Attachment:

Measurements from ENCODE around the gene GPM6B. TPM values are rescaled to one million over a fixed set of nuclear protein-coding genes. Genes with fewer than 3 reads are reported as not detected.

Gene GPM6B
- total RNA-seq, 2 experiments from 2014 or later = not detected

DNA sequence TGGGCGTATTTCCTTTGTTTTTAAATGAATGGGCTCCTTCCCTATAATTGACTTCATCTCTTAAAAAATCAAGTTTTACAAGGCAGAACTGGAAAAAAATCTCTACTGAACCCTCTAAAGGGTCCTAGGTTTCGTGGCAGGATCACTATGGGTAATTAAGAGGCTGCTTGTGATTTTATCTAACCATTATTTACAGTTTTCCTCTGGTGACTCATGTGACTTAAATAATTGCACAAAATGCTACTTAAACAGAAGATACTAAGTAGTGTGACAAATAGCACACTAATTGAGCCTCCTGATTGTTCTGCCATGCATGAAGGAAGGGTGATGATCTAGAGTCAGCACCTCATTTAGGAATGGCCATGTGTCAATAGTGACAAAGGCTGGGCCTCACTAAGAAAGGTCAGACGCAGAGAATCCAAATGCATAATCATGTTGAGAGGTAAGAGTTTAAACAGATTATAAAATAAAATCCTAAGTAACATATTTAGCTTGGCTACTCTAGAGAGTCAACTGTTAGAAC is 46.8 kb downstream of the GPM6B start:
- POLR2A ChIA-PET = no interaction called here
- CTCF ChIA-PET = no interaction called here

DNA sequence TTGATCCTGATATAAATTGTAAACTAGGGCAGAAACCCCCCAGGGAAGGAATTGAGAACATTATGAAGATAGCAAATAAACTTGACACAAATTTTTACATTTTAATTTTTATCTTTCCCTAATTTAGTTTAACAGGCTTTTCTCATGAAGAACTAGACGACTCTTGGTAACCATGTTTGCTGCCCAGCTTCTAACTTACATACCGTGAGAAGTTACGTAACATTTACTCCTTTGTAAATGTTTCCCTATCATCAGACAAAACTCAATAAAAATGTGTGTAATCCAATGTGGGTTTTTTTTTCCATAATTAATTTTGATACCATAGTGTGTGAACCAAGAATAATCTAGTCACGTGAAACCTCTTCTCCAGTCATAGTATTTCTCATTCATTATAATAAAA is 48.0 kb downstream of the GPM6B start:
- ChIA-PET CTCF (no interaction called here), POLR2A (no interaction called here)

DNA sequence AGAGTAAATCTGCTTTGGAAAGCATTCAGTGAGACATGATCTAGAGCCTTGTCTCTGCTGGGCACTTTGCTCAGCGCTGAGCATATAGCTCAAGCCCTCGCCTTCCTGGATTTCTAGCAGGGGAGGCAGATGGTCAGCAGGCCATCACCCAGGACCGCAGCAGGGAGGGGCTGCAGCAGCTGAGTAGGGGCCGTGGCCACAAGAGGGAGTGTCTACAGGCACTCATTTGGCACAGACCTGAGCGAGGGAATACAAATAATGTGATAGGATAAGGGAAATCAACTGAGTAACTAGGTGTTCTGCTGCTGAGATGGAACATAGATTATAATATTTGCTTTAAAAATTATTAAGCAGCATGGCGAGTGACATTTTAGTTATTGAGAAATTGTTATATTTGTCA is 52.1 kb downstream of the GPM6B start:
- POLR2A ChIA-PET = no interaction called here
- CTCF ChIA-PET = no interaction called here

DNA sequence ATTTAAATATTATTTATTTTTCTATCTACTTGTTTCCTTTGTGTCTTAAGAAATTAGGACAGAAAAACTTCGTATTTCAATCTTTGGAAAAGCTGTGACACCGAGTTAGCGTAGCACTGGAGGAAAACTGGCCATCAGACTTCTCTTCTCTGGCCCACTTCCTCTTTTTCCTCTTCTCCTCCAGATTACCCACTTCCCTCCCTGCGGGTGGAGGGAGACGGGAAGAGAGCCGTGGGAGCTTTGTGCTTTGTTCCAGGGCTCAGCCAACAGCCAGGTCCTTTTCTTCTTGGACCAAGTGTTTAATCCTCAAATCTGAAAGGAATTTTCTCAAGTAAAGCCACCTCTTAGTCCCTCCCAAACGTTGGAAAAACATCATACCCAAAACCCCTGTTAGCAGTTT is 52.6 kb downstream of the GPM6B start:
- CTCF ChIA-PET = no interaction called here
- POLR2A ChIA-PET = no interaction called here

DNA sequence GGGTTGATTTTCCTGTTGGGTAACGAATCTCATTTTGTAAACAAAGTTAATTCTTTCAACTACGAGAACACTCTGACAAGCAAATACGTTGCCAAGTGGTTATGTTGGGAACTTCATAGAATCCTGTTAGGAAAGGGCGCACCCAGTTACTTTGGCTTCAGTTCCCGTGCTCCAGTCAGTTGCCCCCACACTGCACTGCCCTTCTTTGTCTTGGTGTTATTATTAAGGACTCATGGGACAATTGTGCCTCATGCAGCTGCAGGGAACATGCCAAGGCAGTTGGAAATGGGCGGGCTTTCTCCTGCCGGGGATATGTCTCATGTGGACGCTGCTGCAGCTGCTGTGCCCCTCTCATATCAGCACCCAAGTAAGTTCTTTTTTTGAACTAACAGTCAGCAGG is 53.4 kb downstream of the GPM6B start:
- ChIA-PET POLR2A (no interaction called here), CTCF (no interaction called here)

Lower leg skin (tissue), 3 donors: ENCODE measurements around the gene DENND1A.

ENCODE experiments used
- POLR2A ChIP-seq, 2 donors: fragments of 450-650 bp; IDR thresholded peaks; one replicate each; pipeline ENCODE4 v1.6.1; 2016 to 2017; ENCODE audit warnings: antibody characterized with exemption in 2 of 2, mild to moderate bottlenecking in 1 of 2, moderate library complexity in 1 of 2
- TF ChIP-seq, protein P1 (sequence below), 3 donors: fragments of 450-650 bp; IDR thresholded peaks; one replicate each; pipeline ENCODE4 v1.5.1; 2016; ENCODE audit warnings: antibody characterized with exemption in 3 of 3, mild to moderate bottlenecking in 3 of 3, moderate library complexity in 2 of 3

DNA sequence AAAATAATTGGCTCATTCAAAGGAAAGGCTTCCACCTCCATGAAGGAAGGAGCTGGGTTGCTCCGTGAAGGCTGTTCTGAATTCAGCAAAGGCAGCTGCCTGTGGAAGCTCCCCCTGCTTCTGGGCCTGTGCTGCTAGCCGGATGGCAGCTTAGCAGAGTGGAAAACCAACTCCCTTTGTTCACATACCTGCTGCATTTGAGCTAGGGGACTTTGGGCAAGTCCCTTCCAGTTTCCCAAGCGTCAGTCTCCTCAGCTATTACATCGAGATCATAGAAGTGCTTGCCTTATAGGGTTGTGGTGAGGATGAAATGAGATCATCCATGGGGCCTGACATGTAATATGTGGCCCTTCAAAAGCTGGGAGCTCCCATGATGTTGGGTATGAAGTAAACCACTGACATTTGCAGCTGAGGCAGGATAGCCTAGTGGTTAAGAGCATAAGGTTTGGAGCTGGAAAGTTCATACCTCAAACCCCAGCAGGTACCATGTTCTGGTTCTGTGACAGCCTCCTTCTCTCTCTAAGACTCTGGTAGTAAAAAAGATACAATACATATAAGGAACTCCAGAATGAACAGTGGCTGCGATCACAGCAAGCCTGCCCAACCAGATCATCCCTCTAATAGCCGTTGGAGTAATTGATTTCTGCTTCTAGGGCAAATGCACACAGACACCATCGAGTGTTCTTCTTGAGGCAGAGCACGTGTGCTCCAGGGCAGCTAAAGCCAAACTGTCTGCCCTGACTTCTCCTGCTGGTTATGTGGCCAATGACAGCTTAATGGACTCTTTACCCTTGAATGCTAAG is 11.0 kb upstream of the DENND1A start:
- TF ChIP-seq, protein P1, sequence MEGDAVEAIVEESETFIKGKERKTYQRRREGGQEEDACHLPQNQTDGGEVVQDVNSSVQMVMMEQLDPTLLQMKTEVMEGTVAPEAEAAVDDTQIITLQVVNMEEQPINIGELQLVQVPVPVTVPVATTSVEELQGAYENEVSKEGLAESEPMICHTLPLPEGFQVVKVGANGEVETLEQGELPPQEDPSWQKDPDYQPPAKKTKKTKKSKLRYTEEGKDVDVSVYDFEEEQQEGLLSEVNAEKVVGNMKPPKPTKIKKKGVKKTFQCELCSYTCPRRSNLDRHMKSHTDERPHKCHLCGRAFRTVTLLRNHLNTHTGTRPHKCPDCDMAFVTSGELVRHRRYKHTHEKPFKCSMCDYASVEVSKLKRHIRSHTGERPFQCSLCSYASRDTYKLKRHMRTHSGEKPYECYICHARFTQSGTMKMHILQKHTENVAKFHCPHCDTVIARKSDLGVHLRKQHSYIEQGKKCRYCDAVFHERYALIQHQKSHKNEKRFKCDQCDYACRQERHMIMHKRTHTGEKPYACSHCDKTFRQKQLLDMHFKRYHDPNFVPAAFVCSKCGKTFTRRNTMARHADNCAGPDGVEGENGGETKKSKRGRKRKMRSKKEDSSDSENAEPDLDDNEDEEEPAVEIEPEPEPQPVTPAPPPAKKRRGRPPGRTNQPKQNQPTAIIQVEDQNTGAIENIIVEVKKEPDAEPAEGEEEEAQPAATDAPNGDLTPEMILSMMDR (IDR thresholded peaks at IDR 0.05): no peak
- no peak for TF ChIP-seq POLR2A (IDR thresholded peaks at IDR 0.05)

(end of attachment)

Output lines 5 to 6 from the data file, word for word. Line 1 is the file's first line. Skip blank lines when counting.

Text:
- POLR2A ChIA-PET = no interaction called here
- CTCF ChIA-PET = no interaction called here